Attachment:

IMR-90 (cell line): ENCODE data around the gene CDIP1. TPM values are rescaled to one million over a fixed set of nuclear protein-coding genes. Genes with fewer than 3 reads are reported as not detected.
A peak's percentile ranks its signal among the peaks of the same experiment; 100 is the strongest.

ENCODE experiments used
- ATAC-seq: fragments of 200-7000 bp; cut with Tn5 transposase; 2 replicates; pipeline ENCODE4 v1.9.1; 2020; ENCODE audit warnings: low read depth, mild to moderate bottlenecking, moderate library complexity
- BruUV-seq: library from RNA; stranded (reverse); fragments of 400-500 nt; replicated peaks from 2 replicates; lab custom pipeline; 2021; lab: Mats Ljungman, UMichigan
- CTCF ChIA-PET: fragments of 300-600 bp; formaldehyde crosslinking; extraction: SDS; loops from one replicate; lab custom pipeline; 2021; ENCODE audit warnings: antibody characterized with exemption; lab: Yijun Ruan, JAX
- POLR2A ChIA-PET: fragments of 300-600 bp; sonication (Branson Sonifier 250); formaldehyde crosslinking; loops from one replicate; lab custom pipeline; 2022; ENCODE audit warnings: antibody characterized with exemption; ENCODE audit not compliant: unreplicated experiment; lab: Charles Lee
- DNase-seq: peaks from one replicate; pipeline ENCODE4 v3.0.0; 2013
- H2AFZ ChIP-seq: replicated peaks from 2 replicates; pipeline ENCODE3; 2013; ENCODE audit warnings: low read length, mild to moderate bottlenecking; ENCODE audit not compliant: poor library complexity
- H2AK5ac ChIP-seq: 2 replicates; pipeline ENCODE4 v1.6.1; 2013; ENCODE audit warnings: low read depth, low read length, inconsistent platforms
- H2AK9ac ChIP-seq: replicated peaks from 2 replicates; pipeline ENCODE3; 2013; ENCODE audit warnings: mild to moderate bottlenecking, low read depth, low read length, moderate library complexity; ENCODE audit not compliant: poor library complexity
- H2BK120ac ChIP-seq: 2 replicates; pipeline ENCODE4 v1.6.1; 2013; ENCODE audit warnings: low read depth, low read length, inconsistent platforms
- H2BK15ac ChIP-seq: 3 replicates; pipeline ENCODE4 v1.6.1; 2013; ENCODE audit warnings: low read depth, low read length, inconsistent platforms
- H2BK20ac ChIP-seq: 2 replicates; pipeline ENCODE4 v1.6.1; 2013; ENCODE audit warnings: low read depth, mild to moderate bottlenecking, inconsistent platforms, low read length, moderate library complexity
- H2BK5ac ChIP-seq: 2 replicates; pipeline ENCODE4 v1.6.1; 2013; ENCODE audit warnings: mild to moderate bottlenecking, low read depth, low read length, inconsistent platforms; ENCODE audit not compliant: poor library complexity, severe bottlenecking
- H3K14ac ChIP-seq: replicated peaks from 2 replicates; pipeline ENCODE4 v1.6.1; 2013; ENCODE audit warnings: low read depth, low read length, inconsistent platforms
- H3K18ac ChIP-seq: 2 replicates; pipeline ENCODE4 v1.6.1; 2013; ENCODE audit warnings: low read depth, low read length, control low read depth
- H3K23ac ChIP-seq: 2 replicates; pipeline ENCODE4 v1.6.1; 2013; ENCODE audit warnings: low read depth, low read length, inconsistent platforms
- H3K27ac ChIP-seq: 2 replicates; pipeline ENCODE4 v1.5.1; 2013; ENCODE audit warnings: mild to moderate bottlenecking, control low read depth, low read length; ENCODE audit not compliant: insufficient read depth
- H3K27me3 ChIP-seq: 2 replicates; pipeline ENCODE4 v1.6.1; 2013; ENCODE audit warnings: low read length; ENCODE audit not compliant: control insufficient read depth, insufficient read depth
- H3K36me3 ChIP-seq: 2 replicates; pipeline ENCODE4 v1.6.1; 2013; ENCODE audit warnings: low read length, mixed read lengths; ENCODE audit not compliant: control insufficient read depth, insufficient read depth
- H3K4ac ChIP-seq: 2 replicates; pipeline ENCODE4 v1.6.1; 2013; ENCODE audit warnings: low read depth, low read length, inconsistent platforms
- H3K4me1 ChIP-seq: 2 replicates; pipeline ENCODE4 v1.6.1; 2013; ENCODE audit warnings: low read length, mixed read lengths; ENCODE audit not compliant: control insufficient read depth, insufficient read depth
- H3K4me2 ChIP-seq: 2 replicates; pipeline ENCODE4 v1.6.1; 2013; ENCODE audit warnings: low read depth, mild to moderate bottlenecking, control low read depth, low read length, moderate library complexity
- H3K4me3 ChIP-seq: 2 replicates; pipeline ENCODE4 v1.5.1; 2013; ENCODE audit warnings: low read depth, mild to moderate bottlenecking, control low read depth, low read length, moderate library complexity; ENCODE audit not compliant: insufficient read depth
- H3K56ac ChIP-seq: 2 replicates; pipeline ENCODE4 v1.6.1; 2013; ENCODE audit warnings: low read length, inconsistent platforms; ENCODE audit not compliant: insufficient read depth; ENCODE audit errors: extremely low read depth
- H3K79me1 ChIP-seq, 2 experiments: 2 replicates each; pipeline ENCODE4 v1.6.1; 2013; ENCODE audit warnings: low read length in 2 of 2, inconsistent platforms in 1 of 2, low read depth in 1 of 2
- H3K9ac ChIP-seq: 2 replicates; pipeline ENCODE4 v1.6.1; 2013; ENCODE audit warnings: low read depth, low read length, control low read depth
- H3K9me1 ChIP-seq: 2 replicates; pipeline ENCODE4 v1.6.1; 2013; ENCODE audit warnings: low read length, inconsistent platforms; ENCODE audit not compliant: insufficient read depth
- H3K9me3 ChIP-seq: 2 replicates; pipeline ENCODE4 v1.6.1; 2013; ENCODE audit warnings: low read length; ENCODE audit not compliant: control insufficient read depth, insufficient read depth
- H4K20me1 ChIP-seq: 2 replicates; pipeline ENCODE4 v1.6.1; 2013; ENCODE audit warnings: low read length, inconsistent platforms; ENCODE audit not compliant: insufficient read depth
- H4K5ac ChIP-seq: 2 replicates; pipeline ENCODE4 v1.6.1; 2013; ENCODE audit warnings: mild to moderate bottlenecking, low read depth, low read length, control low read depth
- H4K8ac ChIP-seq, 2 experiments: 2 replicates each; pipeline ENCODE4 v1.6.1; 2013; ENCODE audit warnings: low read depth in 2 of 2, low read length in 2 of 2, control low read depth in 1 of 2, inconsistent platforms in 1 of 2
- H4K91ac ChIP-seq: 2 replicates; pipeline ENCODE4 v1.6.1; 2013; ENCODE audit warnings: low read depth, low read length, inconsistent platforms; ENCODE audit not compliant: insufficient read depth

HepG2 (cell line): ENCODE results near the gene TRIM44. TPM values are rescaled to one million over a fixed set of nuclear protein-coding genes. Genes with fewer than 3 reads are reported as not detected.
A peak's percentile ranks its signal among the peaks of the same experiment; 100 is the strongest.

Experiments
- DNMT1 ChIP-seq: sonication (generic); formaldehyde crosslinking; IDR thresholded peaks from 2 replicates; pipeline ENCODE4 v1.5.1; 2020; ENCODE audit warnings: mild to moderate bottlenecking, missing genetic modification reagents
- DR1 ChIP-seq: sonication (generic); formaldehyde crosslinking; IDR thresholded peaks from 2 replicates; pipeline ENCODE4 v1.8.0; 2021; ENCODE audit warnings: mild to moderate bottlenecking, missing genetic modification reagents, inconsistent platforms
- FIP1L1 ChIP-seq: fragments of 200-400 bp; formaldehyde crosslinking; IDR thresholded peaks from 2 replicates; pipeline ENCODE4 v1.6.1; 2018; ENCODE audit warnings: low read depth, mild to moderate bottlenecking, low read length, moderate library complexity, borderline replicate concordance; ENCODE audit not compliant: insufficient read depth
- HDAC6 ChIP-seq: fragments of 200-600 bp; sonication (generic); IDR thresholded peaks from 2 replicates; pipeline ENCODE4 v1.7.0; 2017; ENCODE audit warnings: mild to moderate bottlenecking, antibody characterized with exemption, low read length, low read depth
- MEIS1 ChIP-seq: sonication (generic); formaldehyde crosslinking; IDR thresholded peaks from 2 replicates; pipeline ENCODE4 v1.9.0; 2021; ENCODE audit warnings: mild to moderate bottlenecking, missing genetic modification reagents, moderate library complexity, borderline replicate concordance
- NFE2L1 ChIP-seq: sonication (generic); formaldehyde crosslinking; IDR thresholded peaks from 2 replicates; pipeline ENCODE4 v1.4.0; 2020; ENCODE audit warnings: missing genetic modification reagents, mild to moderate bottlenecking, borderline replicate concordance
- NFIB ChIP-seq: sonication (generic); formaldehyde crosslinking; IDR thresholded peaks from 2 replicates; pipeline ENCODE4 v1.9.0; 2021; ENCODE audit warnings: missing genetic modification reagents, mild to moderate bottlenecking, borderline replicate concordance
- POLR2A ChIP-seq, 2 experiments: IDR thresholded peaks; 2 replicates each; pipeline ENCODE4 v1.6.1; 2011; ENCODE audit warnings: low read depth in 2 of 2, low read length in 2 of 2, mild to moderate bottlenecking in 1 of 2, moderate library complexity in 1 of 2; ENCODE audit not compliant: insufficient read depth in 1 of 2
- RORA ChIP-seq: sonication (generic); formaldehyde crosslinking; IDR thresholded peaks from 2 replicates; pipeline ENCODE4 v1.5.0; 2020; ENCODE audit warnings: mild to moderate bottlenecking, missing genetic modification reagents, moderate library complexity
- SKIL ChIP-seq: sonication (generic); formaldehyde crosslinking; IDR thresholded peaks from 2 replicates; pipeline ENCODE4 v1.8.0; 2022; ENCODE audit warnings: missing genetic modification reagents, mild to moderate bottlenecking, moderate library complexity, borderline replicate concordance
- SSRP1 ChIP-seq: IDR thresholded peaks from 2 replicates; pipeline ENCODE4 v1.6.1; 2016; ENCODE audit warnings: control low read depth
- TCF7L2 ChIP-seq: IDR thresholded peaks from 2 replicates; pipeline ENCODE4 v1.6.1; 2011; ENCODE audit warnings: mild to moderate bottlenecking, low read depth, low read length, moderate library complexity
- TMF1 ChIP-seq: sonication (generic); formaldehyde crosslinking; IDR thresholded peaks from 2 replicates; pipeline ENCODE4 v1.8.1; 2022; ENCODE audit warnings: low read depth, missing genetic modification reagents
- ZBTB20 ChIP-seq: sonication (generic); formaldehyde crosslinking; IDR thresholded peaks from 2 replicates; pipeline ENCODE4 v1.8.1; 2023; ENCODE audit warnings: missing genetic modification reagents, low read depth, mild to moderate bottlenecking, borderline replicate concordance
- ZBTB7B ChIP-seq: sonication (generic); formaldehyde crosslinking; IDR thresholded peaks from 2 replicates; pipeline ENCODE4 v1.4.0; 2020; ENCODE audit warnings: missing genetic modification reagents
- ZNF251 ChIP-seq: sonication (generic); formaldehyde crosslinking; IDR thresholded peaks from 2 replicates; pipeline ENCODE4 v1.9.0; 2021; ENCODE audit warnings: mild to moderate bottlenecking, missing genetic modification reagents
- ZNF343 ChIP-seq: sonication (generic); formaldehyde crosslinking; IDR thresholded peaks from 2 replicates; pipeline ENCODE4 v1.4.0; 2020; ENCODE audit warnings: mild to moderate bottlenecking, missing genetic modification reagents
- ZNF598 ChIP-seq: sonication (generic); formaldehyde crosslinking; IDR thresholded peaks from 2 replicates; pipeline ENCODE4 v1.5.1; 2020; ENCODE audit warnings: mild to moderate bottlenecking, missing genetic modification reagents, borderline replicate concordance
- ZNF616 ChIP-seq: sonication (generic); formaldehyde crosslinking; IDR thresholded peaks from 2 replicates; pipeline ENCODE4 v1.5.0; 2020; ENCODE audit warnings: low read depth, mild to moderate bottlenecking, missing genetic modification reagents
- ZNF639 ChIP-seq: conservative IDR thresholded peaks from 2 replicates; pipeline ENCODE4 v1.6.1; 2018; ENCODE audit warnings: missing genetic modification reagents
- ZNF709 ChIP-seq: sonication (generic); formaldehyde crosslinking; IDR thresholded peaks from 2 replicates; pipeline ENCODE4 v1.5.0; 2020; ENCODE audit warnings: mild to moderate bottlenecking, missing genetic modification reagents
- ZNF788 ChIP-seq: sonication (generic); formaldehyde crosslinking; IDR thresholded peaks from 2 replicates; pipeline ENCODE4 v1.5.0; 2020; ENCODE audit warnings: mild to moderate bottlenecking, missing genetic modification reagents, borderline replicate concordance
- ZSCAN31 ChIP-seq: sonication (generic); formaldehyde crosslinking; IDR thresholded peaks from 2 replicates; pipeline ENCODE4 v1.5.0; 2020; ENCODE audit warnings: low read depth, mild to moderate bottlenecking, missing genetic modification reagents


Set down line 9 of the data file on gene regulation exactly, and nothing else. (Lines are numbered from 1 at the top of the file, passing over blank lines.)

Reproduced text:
- H2AFZ ChIP-seq: replicated peaks from 2 replicates; pipeline ENCODE3; 2013; ENCODE audit warnings: low read length, mild to moderate bottlenecking; ENCODE audit not compliant: poor library complexity